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I attended the Computer Science Colloquium on September 6th given by Margaret M. Burnett titled End-User Software Engineering: Surprise-Explain-Reward.

The talk primarily focused on a series of studies in which Dr. Burnett and her colleagues tested user performance on the task of correcting erroneous spread sheet formulas. The specific spreadsheet program used was developed in Forms/3, and was equipped with tools that could help the users in their task. The primary tools at a user's disposal included the ability to validate or invalidate the output of a formula (via a check mark or an X, respectively), to set range limits on values, and to see graphically a flow chart displaying the dependencies between different cells. If an error was found (and the X used), then the spreadsheet application shaded in other cells in varying degrees of yellow, depending on the likelihood that they caused the error. If the user wanted to validate their program, they could use the check mark to work through itócells that had not been checked were outlined in red, those that had been validated were outlined in blue, and partially validated cells were outlined in purple. The basic philosophy behind the software is What You See Is What You Test or WYSIWYT. The aim of WYSIWYT is to help users to debug programs by unknowingly incorporating good software engineering practices (e.g. by showing them possible places that errors could be caused by, and that the errors even exist in the first place).

The second focus of the talk (and the major focus of a second talk given by Dr. Burnett at the I.C.S. on the following day), was about trends in user behavior toward and interaction with the provided WYSIWYT program functionality. Particularly, the differences that men and women showed in their willingness to use the tools provided by the program, their tendencies to invoke the 'help' features of the program to learn how to use the features that were unfamiliar to them, and correlations to a user's self efficacy about their computer literacy. Though, the last point was only addressed by saying that men, in general, had higher computer self efficacy than women. The research found that men were more willing to 'tinker' with the program tools than women (at least when the tools were simple to tinker with), while women were more likely to try editing the formulas in the spreadsheets directly. Dr. Burnett reasoned that the higher editing rates observed in women were the result of a lower desire to learn new techniques, which was in turn caused by a low degree of computer self efficacy. She also reasoned that higher editing rates lead to more new user errors being introduced, and thus a downward spiral of even lower self efficacy ensued. She also noted that both men and women performed nearly identically on the prescribed task of fixing the original errors, and that men and woman scored similarly on proficiency tests. Therefore, the key to getting women to want to learn about new features seems to be raising their level of self efficacy.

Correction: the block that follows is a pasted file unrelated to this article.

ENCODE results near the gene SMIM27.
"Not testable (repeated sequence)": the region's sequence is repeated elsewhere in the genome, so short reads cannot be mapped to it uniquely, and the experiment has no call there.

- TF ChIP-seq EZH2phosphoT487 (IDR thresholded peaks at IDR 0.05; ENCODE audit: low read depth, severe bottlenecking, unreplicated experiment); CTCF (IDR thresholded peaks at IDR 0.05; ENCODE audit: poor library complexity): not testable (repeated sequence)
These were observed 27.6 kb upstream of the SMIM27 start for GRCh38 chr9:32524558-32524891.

In order to address this issue, a help section was added to the program that allowed users to watch a video of somebody in a similar situation to themselves receiving help from an expert. The videos were interactive and showed a spreadsheet being updated alongside the actual camera shot of a (female) user and (male) expert. During the videos, Women apparently switched their focus between the camera view and the spreadsheet, while men tended to look mainly at the spreadsheet. Dr. Burnett sighted this as evidence that the women in the study were identifying with the user in the video, while the men were not. Dr. Burnett gave a few references to why women might respond this way, and also noted that this video setup (male expert and female user) was specifically chosen to elicit a high degree of female self efficacy improvement. Though the findings of this video experiment were interesting, I thought that it was curious that Dr. Burnett did repeat the experiment with a male in the user role, or at least address the idea that it is possible men may have responded differently to a video showing a man needing and receiving help than a woman (i.e. if this setup was used to improve woman self efficacy, then the fact that men were less interested in this particular setup should not be used as evidence for men being less interested in help videos, in general).

Last modified 7 September 2007 at 4:27 pm by MOtte